20 October, 2015
Czech Republic to expand lignite coal production despite green NGOs protests
Despite protests from environmentalists and local citizens, the government is allowing the mining to expand beyond previously set limits to get access to up to 120 million metric tons of coal in the northwest of the country.
The Czech government has approved a plan to expand the mining of lignite, a fossil fuel known as brown coal.
The limits were set in 1991 to prevent environmental damage as brown coal is a major source of greenhouse gases.
Trade and Industry Minister Jan Mladek says the coal is needed to secure the country’s energy supply.
Tuesday’s decision still prohibits mining that might affect populated areas. Mladek, however, says the government will reassess the country’s need of lignite every year until 2020.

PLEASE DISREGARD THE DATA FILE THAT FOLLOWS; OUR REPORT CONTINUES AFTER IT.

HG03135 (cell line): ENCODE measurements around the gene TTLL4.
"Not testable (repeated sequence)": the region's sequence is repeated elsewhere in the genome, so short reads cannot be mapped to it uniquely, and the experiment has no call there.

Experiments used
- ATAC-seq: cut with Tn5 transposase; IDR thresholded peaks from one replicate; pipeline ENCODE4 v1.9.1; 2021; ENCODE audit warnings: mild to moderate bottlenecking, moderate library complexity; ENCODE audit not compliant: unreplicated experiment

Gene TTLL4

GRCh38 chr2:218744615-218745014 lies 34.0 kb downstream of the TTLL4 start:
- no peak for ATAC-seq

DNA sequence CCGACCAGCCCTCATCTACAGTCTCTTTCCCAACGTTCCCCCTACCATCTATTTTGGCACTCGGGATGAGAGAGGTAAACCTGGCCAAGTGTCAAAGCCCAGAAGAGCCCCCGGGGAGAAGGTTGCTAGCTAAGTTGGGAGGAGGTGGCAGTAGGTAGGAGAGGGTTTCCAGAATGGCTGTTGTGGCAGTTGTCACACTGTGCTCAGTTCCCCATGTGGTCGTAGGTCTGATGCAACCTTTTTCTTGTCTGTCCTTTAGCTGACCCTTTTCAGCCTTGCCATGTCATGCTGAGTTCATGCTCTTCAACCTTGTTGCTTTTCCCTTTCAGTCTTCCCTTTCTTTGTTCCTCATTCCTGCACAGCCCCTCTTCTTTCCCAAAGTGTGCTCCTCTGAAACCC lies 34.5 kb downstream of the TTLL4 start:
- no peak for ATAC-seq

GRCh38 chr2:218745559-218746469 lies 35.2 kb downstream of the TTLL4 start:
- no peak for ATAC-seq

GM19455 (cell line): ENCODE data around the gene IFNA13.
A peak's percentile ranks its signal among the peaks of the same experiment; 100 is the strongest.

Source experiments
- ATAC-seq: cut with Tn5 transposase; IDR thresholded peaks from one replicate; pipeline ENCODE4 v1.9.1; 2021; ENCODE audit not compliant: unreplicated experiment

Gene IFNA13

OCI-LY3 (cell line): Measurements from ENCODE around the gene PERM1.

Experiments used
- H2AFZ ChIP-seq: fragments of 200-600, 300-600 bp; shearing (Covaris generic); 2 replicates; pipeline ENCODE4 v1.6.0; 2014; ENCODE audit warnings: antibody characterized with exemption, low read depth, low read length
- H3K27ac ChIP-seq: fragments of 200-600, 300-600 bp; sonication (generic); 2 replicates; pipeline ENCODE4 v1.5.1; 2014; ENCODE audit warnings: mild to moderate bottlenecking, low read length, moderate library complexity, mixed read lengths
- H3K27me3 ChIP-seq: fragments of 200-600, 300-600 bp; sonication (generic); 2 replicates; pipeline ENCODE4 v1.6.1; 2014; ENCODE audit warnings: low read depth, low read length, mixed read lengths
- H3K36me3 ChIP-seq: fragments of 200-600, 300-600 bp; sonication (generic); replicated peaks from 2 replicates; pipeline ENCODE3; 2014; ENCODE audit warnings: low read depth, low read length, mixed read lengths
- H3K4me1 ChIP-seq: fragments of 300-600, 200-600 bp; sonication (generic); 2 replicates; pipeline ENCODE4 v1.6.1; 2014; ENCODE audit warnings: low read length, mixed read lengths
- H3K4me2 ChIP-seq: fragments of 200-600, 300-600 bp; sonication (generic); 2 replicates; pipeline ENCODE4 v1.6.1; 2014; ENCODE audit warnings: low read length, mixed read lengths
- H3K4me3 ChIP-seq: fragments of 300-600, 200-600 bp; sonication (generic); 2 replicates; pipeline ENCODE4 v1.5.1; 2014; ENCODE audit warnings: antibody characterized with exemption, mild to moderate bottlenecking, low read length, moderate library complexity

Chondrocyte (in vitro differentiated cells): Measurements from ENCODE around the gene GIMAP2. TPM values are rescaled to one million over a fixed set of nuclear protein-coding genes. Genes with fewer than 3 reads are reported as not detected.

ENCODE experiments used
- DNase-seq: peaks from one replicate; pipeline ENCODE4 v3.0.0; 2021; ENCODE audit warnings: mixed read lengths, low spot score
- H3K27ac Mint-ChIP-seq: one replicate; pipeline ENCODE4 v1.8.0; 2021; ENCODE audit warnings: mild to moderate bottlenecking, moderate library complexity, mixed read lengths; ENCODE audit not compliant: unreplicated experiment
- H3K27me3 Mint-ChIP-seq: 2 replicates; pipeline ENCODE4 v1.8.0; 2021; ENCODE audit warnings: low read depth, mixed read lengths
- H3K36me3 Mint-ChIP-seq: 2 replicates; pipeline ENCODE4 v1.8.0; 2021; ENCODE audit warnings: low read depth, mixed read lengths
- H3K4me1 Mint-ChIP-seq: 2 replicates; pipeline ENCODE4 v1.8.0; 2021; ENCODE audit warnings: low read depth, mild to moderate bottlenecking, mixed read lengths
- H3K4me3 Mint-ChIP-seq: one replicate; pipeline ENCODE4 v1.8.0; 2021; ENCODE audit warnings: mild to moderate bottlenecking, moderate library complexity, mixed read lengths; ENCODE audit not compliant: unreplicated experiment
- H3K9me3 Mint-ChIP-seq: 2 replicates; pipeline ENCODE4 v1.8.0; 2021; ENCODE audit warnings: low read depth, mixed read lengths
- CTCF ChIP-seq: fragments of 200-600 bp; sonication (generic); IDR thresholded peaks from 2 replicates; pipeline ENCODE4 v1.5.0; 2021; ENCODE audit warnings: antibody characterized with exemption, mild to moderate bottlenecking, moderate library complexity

- Europe, Copper demand under pressure due to Green Deal
- Greenland, Eclipse Metals signs research MoU to help create economic benefit
- What Are The Major Natural Resources Of Macedonia?
- Kazakhstan and Canada Explore Cooperation Prospects in Mining and Metallurgy
- Europe, Mining key minerals without destroying nature
- First Quantum Minerals, Roaring Back to Life thanks to sale of Kevitsa nickel-copper-platinum mine in Finland
- Europe, Lithium’s green potential
- Titanium mining progress in Iran
- EU outlines new Critical Raw Minerals Act
- Europe, Cornwall set for lithium mining boom